Erik, I branched this into a separate thread. You asked about CS5 on a thread that was about CS4.
Well, most importantly: What source files are we talking about? Be aware that since Apple does not provide a native 64bit version of QT on Windows, CS5 has to use a special translation method to get such data in and out of the program. That may cost a minimum of extra performance. Furthermore, general changes in handling specific footage types, e.g. to compensate for issues such as Gamma shifts may increase processing time...
I just posted the same kind of issue, the CS5 playback/previewing was better in CS4 for me. Hope there are answers.
Thanks for the response. Sorry it took me a while but I'm just now getting to test some files based on your suggestions. I think you're definitely on to something. So here's what I found:
These work fine:
Quicktime: DV25, DVCPro 50
MPEG 2 Blu-ray
These are the problem file types:
Quicktime: photo JPEG, motion jpeg b, animation
When I try to RAM preview these movies in AE I hit zero and it renders the first 20 or so frames fairly quickly and then it stops and hangs up and then jumps a couple of frames and then freezes again, and if I hit zero AE will often freeze and give the "not responding" message and the window turns white.
I was using Quicktime 7.6.5 and just updated to 7.6.6 but it made no difference. I also have the Raylight codecs installed for DVCPro 50 but it plays those files fine so I doubt that's a problem.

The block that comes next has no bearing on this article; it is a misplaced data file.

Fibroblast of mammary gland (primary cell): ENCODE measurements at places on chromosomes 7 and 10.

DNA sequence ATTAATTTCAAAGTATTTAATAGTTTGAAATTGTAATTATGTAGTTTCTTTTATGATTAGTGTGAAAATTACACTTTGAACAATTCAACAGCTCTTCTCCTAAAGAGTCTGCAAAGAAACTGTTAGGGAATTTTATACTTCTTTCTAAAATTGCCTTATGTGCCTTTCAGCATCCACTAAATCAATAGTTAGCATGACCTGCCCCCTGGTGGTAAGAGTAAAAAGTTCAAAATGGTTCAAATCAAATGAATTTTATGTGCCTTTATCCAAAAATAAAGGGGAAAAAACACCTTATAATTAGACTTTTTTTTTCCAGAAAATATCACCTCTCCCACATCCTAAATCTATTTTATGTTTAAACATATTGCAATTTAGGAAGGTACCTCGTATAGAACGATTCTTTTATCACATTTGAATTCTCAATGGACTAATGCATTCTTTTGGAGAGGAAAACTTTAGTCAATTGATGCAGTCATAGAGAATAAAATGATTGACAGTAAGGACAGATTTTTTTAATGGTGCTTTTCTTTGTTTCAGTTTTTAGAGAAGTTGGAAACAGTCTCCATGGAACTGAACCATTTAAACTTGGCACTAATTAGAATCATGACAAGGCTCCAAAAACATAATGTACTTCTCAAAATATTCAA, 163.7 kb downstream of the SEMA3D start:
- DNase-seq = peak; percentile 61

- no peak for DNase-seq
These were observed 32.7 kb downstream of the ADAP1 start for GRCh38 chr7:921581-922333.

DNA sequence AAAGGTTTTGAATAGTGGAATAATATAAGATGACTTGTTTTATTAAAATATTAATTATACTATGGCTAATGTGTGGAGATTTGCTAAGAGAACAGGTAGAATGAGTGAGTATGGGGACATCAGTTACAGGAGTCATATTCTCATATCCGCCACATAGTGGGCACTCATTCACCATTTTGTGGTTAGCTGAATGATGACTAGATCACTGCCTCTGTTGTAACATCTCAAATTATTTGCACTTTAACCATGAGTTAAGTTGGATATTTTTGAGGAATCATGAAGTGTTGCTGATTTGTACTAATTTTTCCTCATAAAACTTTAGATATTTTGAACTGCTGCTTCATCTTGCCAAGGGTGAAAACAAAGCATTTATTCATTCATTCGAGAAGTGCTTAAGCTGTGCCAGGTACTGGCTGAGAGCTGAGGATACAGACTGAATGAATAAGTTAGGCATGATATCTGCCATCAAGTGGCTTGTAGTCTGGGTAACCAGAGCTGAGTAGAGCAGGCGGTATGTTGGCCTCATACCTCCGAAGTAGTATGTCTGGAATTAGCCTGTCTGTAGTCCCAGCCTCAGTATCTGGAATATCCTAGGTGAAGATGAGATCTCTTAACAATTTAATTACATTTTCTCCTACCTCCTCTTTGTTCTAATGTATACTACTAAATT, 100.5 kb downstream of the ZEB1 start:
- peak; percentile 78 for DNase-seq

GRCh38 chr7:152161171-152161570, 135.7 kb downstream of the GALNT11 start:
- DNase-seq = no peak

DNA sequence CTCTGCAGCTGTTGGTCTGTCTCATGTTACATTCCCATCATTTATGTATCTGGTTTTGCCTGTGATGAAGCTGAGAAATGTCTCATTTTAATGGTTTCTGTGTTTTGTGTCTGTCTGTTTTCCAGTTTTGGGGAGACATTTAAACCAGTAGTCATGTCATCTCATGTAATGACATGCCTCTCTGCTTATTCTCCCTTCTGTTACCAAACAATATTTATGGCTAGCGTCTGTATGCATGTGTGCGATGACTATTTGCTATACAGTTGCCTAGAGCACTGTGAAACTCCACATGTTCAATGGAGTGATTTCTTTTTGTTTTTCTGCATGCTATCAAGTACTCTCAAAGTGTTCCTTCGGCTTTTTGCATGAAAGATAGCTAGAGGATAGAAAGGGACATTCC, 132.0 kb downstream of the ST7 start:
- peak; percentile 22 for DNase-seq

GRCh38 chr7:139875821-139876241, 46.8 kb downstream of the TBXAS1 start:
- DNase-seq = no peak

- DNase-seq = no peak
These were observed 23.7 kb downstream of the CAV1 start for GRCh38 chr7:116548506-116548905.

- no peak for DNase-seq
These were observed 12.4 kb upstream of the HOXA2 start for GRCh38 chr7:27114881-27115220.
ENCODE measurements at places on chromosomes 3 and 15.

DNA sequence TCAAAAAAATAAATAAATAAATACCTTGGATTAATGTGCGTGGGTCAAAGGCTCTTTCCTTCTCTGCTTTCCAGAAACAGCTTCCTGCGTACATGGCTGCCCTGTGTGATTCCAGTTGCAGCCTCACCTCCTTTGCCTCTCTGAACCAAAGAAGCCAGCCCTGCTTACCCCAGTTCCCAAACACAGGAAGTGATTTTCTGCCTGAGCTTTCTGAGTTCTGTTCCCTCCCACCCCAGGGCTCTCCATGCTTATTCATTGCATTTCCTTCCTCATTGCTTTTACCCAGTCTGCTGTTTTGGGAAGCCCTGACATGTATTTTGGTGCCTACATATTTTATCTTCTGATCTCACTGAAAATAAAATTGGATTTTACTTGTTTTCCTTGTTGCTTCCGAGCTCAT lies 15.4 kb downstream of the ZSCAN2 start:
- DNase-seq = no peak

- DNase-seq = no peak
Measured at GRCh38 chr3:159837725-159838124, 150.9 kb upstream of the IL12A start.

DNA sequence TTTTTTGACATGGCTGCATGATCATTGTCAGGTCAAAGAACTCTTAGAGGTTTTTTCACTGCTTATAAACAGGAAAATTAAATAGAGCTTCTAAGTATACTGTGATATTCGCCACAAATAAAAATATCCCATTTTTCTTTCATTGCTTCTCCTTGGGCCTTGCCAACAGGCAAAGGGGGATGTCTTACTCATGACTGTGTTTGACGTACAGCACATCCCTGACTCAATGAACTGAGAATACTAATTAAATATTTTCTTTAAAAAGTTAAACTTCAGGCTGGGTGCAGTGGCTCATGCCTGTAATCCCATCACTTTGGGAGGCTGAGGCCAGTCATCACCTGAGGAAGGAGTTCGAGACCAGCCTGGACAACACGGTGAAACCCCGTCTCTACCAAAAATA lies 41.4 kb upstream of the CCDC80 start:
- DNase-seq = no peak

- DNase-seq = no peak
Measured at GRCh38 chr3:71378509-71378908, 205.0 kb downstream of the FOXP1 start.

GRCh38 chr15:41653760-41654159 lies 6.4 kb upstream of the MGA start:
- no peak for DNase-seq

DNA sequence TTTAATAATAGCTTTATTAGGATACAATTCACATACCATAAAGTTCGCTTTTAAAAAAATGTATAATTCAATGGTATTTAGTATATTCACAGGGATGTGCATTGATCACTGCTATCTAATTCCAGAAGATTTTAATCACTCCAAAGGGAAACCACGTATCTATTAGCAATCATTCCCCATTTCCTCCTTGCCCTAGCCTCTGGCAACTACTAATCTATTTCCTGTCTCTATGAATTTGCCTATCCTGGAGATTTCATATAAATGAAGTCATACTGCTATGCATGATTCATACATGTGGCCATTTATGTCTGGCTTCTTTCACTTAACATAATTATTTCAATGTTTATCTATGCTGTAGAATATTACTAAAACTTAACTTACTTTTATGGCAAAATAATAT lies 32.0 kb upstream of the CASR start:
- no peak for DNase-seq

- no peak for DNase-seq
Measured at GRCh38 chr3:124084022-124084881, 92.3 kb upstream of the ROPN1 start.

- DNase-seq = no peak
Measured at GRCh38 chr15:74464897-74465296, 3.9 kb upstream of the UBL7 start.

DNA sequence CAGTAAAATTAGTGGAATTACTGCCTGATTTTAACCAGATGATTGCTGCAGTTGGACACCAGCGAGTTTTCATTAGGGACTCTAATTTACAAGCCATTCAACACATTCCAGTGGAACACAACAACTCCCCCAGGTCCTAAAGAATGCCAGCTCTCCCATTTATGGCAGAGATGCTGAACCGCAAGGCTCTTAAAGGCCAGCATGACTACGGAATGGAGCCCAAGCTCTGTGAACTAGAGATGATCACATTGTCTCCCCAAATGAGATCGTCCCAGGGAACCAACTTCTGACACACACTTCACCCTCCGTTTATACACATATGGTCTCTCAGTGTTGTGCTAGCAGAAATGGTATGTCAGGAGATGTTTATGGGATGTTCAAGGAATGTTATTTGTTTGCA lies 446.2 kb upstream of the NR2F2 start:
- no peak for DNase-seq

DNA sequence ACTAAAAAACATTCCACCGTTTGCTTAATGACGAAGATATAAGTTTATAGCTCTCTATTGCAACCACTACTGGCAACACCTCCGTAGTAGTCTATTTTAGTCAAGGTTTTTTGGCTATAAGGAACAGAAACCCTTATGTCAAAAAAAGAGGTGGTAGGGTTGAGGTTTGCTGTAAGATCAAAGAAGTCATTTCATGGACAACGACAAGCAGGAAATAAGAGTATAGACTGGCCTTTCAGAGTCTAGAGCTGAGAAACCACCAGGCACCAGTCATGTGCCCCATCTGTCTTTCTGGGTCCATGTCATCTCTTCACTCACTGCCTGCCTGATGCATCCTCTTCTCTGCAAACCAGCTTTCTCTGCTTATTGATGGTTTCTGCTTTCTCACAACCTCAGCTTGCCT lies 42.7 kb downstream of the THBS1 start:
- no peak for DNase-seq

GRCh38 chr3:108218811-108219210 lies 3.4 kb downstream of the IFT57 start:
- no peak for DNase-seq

Another thing I noticed is that the problem files also look washed out if you open them in Quicktime player but look fine in AE. Even stranger, after a few seconds, when the little "wait" icon goes away the player window flashes for a split second and the movies become even more washed out.
BTW- I ran an overnight test on my RAM and it passed with no errors.
Any suggestions what I might try next?
This turned out to be caused by PC Tools Spyware Doctor that must have been interfering with the quicktime transcoding process that Mylenium was talking about - or at least that's my theory. I had tried disabling Spyware doctor during the troubleshooting process but it made no difference until I completely uninstalled the software. I contacted PC Tools support and they sent this response:
"We are aware that running Spyware Doctor can cause some Adobe programs to increase their start up speed. To assist you, I have disabled the Behavior Guard plugin from your Spyware Doctor license. To update this change, please uninstall and reinstall Spyware Doctor. If you can feel noticeable difference, reply to this email and I will escalate this issue to be reviewed."
This did fix all of the problems I was having with slow RAM previews, scrubbing in the timeline, slow startups, etc. so I let PC Tools know and hopefully they are working on a permanent solution.
I hope this saves someone else the trouble I went through trying to figure this out.